The farewell to Congressman John Lewis, the historic defender of civil rights in the United States, has begun at the site where his fight reached the highest point. This Sunday, the legislator’s funerals – passed away on July 17 at the age of 80 – have reached Selma (Alabama) and the float with his body has last crossed the Edmund Pettus Bridge, the same place where Lewis protested in 1965 to demand the right to vote for African Americans. In that episode, known as the bloody SundayLewis suffered a fracture to the skull from the blows that the police distributed among the assistants.
Lewis was part of the Martin Luther King circle and through student organizations integrated various groups into the fight for civil rights. The march of that April 7, 1965, with its images of repression by the police, decisively changed the course of the movement: President Lyndon Johnson asked the US Congress to change the legislation to allow African Americans the right to vote. Lewis, then 25, was wearing a raincoat and carrying a backpack during the protest, and did not stop despite police firing tear gas.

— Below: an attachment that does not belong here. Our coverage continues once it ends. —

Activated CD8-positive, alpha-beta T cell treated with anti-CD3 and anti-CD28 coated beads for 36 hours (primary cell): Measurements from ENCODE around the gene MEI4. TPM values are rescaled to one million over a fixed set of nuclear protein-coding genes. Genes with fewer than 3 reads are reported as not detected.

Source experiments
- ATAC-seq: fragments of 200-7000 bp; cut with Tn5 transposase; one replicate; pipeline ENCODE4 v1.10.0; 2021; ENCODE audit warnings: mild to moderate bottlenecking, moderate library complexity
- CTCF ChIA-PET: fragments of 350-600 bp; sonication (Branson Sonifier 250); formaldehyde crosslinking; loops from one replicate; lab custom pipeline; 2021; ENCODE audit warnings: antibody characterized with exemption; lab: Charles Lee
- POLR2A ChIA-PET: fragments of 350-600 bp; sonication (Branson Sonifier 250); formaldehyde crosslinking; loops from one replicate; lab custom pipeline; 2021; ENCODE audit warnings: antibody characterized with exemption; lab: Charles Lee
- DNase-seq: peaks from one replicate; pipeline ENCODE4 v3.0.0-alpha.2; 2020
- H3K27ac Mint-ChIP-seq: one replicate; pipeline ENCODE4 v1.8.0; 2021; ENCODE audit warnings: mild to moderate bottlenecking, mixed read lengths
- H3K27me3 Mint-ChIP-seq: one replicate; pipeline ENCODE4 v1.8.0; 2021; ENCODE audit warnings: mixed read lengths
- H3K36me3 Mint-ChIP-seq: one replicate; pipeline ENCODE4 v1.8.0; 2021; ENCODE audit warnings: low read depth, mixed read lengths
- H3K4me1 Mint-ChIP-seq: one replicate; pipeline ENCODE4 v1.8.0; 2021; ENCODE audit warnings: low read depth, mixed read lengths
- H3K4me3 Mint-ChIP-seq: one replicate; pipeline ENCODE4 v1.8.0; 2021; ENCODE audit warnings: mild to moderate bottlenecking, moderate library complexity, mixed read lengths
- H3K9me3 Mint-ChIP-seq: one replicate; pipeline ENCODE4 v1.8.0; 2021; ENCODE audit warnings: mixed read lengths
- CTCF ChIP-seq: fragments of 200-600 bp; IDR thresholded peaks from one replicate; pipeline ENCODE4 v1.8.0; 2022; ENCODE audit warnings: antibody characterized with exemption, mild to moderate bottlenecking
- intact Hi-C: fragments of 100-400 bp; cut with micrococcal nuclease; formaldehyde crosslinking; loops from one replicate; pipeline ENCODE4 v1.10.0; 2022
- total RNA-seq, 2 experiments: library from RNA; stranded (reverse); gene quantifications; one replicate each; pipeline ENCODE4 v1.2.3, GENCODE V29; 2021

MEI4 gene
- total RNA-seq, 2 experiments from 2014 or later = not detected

This time, the bridge was covered with red rose petals and the coffin, wrapped in a United States flag, slowly crossed in a horse-drawn carriage. After the death of Congressman Lewis, various groups have asked that, from now on, the bridge be named after the legislator who fought for civil rights. The petition comes amid rising protests against racism across the country and also considering that its current name belongs to that of the Confederate Army officer Edmund Pettus whose vision, during the civil war, was in favor of African American slavery.
Lewis’s presence on the Selma Bridge was not only historic in 1965. The legislator repeated the stamp in March 2015, when he crossed the same bridge arm in arm with Barack Obama, the first African-American president of the United States to commemorate 50 years of the historic protest. Lewis won his seat in Congress in 1986 and remained in it, as representative of the State of Georgia, for 17 legislatures, until his death. The tributes will continue this week, first at the Capitol in Washington where a burning chapel will be held on Monday and Tuesday, and then a funeral in Atlanta, Georgia, on Thursday.